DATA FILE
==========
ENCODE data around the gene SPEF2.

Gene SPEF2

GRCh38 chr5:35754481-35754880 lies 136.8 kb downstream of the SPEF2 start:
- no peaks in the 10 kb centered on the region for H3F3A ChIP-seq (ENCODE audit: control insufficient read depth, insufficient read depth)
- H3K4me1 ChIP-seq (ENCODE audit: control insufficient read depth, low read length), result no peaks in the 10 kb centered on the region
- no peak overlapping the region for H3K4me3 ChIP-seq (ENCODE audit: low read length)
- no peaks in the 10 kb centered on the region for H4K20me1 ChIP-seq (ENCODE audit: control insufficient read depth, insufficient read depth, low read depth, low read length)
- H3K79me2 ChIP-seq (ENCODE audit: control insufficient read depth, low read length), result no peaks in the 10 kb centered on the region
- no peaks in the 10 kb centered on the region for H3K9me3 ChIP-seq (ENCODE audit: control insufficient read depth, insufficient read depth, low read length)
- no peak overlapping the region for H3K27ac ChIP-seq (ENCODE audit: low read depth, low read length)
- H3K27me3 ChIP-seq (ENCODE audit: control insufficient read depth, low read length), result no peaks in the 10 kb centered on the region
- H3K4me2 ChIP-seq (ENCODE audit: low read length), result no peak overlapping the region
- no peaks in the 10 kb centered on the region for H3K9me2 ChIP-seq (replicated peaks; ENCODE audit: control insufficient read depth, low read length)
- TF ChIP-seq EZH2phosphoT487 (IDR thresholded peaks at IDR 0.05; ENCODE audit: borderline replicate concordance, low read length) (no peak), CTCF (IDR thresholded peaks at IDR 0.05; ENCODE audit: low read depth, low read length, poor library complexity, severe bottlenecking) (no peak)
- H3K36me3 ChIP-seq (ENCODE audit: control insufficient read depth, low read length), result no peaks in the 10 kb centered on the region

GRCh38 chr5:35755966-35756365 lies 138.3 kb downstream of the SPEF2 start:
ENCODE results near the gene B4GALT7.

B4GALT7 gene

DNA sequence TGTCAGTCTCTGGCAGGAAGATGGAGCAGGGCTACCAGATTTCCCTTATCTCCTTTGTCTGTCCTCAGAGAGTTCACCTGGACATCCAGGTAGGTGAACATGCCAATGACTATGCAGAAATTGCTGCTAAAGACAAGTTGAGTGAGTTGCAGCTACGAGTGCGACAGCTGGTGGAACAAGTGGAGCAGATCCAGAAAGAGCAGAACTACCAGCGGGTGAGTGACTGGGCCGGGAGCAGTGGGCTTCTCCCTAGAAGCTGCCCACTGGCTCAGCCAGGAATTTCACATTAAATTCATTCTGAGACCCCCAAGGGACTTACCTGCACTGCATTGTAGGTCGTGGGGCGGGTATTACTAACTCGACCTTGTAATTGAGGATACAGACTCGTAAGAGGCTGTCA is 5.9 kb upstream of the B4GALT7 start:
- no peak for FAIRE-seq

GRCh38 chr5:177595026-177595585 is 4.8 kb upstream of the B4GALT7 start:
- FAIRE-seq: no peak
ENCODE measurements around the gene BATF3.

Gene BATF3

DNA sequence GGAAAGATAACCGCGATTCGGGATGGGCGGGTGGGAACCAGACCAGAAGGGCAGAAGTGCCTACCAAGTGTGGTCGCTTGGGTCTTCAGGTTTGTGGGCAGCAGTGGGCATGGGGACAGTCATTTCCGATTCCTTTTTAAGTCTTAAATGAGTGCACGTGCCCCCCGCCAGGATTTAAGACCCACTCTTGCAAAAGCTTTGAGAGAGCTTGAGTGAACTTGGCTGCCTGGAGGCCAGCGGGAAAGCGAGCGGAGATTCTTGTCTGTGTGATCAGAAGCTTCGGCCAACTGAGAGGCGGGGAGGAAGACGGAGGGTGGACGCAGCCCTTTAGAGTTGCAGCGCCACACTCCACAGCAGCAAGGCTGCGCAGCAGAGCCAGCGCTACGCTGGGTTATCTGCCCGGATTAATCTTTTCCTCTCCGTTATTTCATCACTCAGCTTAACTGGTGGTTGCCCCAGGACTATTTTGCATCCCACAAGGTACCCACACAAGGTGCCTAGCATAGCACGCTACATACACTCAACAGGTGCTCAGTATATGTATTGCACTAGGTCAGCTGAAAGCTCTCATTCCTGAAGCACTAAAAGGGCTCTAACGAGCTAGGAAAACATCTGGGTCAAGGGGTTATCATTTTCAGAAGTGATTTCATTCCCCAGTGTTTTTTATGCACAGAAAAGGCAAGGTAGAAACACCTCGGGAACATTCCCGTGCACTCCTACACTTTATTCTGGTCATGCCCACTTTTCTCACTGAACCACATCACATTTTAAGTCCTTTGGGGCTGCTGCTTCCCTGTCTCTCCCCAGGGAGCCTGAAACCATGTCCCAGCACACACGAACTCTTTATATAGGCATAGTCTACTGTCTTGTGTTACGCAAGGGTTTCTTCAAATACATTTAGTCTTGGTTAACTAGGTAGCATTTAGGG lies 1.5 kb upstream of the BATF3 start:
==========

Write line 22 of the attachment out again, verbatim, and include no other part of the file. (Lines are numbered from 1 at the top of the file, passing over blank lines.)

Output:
- FAIRE-seq: no peak